• Gerry MacDonald
Before he retired and moved to Sparks, Nev., MacDonald was an oral surgeon in the U.S. Air Force and then in a private practice in San Jose, Calif.
He is quick to note that his handicap has gone from 5.0 to 12.5 since he joined the USGA’s Senior Amateur Committee in the fall of 2005. Soon to be 75, he accepts the inconsistencies that have invaded his golf game.
As a boy, he worked all summer on a farm so he could save enough money to buy a set of golf clubs at a local thrift store. Those clubs had steel shafts wrapped with a bamboo-looking material.
“I wish I still had them,” said a nostalgic MacDonald. “They would look good on a wall.”
MacDonald doesn’t mind admitting that the U.S. Amateur is his favorite championship. “The young players are amazing,” he said. “They hit the ball farther than touring pros. We’re watching the future of golf.”
• Reed McGregor
Speaking with Utah Golf Association intern Beaux Yenchik, McGregor outlined his love affair with golf. “For me, it has never been about the game or the score,” he said. “It’s been about the beauty of the course. I have never seen an ugly golf course.”
McGregor attended Utah State University. He wanted to be a dentist, although he later changed his mind and became a chiropractor. With the encouragement of professional Bruce Summerhays and USGA regional affairs director Mark Passey, he studied the Rules of Golf and ultimately transformed himself into a rules expert.
His favorite activity, roaming a golf course, is course setup. He loves the intricacies of preparing a layout for tournament play. Out there in the middle of nature, nothing is ugly.
• Malcolm McLachlan
McLachlan’s father, George, was president of the Connecticut State Golf Association. Malcolm would have held the same position, too, if he hadn’t been picked to run all the CSGA tournaments, plus all the USGA qualifiers. He also taught the Rules of Golf up and down the East Coast.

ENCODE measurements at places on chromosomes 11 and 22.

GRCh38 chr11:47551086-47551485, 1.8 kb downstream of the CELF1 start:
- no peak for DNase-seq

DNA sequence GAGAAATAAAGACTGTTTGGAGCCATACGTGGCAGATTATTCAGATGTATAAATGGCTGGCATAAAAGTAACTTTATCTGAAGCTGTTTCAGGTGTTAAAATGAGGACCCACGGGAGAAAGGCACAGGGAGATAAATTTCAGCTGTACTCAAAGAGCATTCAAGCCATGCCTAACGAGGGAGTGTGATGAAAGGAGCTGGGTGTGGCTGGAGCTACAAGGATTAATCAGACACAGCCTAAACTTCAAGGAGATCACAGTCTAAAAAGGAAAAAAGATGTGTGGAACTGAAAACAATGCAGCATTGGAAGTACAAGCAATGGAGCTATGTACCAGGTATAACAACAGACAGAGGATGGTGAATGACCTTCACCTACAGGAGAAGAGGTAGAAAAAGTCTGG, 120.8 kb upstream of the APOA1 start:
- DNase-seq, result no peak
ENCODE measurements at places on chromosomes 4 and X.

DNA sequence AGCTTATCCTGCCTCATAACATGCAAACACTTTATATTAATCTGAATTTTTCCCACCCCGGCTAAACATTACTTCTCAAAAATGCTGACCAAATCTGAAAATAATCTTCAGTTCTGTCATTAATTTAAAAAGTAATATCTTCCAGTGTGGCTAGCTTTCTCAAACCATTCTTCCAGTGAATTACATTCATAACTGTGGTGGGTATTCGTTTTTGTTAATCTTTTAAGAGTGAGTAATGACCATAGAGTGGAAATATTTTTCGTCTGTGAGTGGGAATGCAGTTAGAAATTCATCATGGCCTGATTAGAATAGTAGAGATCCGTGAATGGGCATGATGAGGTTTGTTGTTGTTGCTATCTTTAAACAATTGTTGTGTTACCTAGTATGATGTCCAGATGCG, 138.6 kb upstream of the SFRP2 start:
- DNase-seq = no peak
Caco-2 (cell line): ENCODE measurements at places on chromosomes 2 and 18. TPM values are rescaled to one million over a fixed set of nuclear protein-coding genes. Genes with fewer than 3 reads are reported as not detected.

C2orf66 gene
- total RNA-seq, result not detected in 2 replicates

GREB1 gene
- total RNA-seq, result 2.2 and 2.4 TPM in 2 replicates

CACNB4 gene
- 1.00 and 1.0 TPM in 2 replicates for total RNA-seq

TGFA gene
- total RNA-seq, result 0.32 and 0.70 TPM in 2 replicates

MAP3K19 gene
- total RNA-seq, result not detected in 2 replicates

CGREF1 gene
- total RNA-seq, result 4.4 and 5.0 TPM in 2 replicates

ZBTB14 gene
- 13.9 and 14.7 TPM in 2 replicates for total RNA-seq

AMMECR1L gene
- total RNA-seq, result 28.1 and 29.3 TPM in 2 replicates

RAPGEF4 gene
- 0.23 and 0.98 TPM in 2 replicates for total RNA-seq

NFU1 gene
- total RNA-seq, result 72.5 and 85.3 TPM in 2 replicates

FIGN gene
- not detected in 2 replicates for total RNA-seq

Reflecting on the Four Macs, he joked, “We’re like a law firm – a Scottish law firm.”
Well, the Macs can be tough, but the Rules of Golf are the rules. There is no escaping the truth. “And, yes, I will admit the truth,” McLachlan said. “Officials mess up occasionally. It’s easy to panic when you’re out there in the middle of a bunch of yelling, screaming people. But we love the responsibility of being rules officials, and we’re pretty good at what we do.”
Focusing on USGA volunteers, one closing subject needs to be addressed with some depth. Volunteers at the national level, or the state or regional levels, are not reimbursed for their expenses. Even the USGA does not pay for airfare or housing during its championships.
This is different from the practice of the R&A, which has a longstanding policy of reimbursing its volunteers.
The Four Macs do not complain or even talk about this reality, but the USGA and R&A are substantially different in this regard.
Malcolm McLachlan (left), Tom McCutcheon, Reed McGregor and Gerry MacDonald. Photo: Jim Achenbach